Vote now for Best of Detroit 2021

Tuesday, October 13, 2020

Halloween is your last chance to tour the creepy Eloise Asylum before it gets redeveloped

Posted By on Tue, Oct 13, 2020 at 2:43 PM

click to enlarge It's not hard to see why many believe this place is probably haunted. - DETROIT PARANORMAL EXPEDITIONS
  • Detroit Paranormal Expeditions
  • It's not hard to see why many believe this place is probably haunted.

Soon, Westland's long-abandoned Eloise Asylum will be redeveloped — but before then, you have a few more weeks to tour the sprawling, spooky site.

The owners are hosting tours through the end of the month. The five-hour "paranormal investigations" are offered every Friday and Saturday, with the last one set for Halloween, Saturday, Oct. 31.



This isn't a typical "haunted house" with special effects and people in costumes. Visitors will get a guided tour, led by local paranormal investigators, through five floors of the Kay Beard Building — including a basement, rooms where lobotomies were once performed, and the maximum-security wards "where Michigan's most insane were housed," according to a press release.

"The Eloise Asylum has no power and no special effects, and is a place documented for its former atrocities and current paranormal activity," it continues. "Distressed spirits are reported to lurk, making their presence seen, felt and heard by those who dare to investigate."

Tickets are $100, plus a booking fee. More information, including a schedule and a link to buy tickets, is available here.

If ghosts aren't your thing, two-hour daytime historical tours are also available Saturdays and Sundays from noon-2 p.m. and 3-5 p.m. Tickets are $65 per person, plus a booking fee. More information is available here.

This won't be the last of Eloise Asylum, however. The developers say they plan to transform the 16-acre property into multiple developments, including a "haunted attraction," hotel, and a 1930s-themed restaurant and bar. Construction is slated to begin in 2021.

The site has a grisly history that is the stuff of urban legends. Originally built as the Wayne County Poorhouse in 1839, it grew into what was once the largest psychiatric facility in the country. You can read more about its history here.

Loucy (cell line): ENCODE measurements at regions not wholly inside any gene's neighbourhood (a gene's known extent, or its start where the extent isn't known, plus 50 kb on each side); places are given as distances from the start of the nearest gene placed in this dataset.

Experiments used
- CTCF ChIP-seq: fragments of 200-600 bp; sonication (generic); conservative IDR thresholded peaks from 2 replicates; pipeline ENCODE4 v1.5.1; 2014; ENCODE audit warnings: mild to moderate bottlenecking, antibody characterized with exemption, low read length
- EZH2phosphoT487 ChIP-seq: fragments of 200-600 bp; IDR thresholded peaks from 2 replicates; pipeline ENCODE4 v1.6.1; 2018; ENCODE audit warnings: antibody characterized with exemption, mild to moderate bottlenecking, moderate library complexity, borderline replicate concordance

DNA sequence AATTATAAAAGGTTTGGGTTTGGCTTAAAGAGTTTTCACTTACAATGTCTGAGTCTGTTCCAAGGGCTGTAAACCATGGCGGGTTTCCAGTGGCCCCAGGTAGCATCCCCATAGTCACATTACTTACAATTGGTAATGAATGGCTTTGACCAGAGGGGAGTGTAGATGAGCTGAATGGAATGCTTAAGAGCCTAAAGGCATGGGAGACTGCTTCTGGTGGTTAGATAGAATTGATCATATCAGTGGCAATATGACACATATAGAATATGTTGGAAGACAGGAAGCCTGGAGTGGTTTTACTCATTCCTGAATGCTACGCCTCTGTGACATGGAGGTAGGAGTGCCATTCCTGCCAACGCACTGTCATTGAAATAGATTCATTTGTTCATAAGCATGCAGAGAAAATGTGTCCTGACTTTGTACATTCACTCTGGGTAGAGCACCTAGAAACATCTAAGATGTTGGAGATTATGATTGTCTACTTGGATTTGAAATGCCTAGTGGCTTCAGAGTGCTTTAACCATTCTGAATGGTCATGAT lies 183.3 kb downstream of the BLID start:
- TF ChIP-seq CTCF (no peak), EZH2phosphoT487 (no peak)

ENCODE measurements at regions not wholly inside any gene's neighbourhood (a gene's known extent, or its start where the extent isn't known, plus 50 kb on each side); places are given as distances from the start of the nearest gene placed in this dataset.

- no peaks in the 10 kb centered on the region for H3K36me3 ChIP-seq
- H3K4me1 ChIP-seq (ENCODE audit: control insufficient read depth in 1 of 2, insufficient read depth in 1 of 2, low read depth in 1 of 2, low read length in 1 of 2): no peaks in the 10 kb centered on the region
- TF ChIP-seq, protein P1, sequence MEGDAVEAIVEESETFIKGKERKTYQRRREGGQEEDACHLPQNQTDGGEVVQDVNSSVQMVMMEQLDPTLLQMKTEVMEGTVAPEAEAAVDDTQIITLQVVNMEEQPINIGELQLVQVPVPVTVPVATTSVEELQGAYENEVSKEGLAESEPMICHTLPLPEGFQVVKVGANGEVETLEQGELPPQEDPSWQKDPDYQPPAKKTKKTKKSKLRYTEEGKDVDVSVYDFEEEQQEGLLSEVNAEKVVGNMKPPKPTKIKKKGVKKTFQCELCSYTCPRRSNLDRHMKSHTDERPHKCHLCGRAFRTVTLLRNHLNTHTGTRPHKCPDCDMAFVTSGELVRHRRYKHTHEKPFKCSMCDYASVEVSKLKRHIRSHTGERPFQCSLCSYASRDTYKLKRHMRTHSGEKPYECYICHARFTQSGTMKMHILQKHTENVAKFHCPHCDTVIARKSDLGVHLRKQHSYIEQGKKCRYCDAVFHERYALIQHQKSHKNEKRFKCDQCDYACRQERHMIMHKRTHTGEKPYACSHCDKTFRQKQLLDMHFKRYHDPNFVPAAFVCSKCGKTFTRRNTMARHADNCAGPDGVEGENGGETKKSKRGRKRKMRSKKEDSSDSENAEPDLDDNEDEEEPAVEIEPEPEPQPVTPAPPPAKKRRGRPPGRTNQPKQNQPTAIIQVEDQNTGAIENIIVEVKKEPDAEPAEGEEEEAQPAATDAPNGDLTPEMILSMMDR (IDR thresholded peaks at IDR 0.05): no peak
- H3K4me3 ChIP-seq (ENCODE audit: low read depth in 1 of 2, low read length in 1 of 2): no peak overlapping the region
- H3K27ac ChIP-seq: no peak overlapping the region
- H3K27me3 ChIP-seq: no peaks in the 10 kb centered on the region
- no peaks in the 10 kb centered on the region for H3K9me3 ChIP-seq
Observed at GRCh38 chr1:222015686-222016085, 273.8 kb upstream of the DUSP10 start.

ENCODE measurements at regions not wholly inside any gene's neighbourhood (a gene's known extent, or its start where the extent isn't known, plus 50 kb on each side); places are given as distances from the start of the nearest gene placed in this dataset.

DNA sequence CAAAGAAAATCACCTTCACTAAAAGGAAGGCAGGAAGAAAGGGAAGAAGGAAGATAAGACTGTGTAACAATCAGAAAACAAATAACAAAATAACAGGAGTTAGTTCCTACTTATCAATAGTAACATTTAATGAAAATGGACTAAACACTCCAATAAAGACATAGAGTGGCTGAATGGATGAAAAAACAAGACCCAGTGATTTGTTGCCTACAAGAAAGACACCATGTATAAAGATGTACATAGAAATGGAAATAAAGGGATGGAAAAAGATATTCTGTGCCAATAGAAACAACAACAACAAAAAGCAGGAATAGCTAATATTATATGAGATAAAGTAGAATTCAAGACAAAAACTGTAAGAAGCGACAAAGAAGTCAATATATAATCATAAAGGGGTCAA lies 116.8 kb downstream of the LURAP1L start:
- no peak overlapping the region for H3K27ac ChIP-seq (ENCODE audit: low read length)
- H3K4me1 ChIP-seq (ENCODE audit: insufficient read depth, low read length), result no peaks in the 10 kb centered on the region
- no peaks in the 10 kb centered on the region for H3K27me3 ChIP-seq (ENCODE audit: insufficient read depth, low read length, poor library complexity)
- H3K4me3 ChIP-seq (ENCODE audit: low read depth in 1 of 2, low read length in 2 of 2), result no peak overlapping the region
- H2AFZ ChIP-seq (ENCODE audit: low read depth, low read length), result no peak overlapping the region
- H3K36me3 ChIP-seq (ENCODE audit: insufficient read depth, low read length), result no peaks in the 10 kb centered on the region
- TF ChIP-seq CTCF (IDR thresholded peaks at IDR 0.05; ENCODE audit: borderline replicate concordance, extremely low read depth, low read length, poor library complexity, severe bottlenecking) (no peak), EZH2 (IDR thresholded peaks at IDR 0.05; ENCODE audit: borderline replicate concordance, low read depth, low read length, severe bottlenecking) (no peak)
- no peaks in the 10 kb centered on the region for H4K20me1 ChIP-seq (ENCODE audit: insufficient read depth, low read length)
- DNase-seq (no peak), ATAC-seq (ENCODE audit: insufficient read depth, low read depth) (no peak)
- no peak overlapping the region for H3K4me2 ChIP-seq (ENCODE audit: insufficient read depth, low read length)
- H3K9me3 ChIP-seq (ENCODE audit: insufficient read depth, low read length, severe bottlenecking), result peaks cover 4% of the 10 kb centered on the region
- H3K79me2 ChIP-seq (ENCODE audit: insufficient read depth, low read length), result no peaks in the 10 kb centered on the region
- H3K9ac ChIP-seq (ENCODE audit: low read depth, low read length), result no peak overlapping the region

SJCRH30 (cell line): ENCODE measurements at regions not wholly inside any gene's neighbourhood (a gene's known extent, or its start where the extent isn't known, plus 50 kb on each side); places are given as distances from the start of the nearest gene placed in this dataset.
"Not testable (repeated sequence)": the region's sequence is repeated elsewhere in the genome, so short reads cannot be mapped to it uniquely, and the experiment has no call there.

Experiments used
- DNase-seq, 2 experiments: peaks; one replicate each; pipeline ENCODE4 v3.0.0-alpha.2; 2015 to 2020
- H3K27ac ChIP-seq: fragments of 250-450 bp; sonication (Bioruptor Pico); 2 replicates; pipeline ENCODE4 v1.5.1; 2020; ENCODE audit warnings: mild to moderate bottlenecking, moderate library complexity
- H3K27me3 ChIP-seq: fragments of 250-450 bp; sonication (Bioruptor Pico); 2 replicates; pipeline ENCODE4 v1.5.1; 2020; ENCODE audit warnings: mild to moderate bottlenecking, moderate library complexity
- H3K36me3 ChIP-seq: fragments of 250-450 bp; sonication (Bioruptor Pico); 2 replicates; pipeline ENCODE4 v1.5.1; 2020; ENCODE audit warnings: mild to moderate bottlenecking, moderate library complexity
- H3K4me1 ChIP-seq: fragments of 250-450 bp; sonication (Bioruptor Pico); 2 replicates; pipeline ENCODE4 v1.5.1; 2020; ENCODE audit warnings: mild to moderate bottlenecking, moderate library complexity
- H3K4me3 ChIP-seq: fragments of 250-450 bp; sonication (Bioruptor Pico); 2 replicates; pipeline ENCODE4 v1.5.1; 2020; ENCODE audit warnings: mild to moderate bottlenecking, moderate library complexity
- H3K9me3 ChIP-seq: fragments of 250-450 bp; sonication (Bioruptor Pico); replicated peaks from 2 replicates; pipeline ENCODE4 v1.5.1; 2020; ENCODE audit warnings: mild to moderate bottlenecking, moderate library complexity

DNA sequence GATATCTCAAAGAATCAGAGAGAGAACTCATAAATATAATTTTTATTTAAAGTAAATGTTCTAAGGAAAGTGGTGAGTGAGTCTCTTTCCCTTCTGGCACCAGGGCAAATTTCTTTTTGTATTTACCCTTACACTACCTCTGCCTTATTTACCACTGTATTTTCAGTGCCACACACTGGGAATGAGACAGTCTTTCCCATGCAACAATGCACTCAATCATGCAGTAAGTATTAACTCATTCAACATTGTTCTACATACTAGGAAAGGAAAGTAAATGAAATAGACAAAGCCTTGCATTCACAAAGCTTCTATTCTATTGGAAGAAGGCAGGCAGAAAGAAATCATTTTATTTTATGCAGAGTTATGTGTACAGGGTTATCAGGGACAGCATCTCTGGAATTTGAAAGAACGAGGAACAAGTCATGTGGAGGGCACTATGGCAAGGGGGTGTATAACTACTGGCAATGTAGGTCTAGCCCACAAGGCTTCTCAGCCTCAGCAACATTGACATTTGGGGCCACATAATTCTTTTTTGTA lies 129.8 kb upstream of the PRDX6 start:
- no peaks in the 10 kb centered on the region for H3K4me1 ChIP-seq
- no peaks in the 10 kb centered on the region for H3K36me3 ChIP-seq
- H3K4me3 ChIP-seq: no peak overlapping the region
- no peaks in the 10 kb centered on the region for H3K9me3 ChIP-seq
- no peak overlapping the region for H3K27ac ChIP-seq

We have a new events newsletter! Find out the best things to do in the area every Thursday in your inbox.

Tags: , , , , ,

We welcome readers to submit letters regarding articles and content in Detroit Metro Times. Letters should be a minimum of 150 words, refer to content that has appeared on Detroit Metro Times, and must include the writer's full name, address, and phone number for verification purposes. No attachments will be considered. Writers of letters selected for publication will be notified via email. Letters may be edited and shortened for space.

Email us at letters@metrotimes.com.

Support Local Journalism.
Join the Detroit Metro Times Press Club

Local journalism is information. Information is power. And we believe everyone deserves access to accurate independent coverage of their community and state. Our readers helped us continue this coverage in 2020, and we are so grateful for the support.

Help us keep this coverage going in 2021. Whether it's a one-time acknowledgement of this article or an ongoing membership pledge, your support goes to local-based reporting from our small but mighty team.

Join the Metro Times Press Club for as little as $5 a month.

Read the Digital Print Issue

October 13, 2021

View more issues

Newsletters

Never miss a beat

Sign Up Now

Subscribe now to get the latest news delivered right to your inbox.

Best Things to Do In Detroit

© 2021 Detroit Metro Times - Contact Us

Website powered by Foundation